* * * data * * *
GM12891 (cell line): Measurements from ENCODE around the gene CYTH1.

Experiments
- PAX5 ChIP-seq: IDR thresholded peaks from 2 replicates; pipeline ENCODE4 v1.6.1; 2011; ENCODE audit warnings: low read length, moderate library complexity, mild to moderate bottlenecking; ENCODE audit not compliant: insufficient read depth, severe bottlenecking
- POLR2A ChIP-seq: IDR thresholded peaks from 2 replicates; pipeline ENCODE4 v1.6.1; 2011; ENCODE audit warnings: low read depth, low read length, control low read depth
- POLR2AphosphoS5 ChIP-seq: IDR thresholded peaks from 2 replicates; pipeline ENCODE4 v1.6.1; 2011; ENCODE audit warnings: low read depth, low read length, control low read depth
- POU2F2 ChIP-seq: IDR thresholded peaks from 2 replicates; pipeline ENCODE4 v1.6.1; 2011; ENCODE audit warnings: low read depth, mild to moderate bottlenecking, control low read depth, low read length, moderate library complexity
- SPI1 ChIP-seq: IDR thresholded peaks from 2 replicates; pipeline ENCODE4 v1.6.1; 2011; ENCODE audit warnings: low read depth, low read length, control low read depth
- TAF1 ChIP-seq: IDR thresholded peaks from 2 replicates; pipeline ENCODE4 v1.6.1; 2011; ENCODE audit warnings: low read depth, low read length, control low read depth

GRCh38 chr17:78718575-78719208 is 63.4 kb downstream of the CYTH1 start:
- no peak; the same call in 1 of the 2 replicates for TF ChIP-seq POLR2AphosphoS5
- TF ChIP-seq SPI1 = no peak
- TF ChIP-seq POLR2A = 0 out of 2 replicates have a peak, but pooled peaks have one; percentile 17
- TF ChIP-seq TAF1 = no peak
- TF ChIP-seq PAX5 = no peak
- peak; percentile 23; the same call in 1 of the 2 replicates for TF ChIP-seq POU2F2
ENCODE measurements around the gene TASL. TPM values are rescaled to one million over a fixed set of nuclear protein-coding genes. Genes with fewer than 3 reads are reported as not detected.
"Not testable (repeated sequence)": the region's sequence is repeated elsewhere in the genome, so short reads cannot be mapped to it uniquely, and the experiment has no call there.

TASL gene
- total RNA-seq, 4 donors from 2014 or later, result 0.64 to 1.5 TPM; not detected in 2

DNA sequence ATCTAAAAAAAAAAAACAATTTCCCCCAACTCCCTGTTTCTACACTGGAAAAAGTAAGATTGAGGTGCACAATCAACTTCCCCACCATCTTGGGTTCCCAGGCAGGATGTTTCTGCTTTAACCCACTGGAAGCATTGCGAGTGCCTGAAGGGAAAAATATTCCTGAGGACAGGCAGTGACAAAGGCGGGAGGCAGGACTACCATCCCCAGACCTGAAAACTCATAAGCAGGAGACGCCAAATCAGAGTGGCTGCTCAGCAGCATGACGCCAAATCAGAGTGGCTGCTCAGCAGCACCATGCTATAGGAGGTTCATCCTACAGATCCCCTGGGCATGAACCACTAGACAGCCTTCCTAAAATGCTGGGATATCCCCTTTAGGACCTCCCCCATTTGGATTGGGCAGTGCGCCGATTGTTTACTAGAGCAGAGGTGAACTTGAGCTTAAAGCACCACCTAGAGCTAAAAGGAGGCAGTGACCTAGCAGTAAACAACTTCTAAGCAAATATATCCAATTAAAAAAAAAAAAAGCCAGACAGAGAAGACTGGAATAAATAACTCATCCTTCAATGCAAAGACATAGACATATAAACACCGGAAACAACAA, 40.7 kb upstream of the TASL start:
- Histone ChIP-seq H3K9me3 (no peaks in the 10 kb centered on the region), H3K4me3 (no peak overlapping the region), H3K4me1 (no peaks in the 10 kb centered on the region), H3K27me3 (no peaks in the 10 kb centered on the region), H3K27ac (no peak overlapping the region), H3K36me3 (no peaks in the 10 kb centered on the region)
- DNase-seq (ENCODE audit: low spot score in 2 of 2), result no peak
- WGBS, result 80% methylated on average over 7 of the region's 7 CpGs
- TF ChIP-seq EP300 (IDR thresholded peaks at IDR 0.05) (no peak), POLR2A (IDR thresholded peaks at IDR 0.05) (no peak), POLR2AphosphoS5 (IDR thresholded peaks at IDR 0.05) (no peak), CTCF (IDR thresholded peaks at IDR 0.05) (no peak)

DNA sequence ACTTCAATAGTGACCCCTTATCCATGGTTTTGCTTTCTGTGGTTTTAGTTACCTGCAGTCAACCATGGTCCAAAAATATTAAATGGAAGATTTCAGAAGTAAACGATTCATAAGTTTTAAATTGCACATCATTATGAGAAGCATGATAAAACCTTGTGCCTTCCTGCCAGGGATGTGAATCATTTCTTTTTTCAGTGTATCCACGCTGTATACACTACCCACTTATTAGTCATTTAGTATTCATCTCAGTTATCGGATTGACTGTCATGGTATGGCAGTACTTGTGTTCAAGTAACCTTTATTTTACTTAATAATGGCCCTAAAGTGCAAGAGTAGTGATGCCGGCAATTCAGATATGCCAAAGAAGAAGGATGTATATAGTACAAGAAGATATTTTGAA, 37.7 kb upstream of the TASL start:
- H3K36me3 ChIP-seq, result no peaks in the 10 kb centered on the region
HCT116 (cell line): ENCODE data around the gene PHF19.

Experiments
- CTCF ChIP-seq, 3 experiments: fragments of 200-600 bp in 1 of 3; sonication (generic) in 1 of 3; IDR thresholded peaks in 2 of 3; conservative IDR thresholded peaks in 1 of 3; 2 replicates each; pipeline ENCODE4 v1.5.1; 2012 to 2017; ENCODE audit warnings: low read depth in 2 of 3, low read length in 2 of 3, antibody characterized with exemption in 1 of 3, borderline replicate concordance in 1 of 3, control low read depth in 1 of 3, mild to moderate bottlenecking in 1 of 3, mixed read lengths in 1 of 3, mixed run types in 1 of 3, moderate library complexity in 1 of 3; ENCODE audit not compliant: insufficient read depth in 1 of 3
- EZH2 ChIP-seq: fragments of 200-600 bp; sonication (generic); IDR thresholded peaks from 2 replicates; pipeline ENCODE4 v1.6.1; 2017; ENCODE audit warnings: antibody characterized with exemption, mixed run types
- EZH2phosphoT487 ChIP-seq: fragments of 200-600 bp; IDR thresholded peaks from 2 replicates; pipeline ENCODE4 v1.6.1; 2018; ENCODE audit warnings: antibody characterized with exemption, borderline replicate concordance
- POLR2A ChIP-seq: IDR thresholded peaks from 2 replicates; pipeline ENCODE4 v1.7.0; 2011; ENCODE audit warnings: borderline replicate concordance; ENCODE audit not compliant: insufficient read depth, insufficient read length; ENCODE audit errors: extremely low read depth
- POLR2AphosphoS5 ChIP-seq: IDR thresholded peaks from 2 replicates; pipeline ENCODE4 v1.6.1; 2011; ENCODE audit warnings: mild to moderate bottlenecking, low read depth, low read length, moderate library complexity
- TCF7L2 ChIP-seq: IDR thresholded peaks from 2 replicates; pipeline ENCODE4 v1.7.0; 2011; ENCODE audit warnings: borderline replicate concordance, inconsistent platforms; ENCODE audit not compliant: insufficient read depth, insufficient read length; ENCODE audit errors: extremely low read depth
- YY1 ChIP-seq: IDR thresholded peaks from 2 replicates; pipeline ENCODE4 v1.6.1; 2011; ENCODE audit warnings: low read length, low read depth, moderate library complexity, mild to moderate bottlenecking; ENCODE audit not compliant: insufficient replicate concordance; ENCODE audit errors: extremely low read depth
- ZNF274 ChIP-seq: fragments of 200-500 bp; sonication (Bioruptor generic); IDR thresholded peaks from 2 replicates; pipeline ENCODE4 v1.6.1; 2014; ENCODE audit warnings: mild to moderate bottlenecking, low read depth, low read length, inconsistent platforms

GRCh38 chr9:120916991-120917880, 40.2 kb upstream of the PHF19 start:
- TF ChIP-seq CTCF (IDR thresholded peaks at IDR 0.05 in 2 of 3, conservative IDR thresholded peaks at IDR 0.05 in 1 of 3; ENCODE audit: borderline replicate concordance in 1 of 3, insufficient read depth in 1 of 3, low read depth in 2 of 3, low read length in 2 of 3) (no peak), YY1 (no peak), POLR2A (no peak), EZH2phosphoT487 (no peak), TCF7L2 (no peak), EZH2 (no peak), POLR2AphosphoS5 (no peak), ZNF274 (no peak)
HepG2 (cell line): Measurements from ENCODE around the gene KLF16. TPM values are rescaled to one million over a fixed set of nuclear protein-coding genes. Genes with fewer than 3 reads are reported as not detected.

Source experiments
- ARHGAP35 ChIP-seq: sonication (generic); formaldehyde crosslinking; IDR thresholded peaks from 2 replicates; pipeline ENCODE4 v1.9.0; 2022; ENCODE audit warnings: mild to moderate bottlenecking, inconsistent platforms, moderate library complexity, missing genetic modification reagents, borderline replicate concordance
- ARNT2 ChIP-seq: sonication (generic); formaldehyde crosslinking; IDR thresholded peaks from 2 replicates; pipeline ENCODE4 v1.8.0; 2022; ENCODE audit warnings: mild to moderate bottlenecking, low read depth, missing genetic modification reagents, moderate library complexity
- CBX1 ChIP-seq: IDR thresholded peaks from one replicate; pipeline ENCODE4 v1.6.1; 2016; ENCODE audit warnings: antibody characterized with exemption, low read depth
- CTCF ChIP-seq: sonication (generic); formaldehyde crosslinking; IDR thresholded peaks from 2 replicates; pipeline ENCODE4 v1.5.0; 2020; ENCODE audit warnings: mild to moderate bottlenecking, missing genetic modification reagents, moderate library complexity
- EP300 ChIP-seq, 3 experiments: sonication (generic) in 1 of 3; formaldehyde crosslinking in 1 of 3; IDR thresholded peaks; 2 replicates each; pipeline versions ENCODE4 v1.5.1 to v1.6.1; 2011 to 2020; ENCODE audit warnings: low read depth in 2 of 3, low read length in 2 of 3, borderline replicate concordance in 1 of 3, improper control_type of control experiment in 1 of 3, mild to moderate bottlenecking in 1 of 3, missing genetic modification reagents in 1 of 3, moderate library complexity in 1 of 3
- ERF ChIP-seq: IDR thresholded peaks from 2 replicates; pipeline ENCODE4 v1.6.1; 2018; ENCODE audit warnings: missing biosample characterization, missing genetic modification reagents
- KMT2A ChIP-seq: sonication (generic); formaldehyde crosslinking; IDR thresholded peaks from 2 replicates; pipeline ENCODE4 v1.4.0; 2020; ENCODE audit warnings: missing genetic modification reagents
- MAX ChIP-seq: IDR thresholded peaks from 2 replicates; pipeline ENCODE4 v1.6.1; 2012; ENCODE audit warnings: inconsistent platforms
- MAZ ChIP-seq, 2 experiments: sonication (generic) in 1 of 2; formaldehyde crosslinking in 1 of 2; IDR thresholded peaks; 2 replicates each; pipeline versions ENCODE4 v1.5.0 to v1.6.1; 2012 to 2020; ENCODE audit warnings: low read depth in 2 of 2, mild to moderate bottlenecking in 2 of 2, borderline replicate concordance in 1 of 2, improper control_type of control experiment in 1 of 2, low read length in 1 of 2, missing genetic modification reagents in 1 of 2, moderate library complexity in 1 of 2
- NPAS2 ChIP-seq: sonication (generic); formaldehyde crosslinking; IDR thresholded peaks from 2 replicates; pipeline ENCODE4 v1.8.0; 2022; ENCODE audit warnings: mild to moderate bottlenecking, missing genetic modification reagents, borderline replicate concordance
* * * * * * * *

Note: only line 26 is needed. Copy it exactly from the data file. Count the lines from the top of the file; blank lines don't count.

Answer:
- H3K36me3 ChIP-seq, result no peaks in the 10 kb centered on the region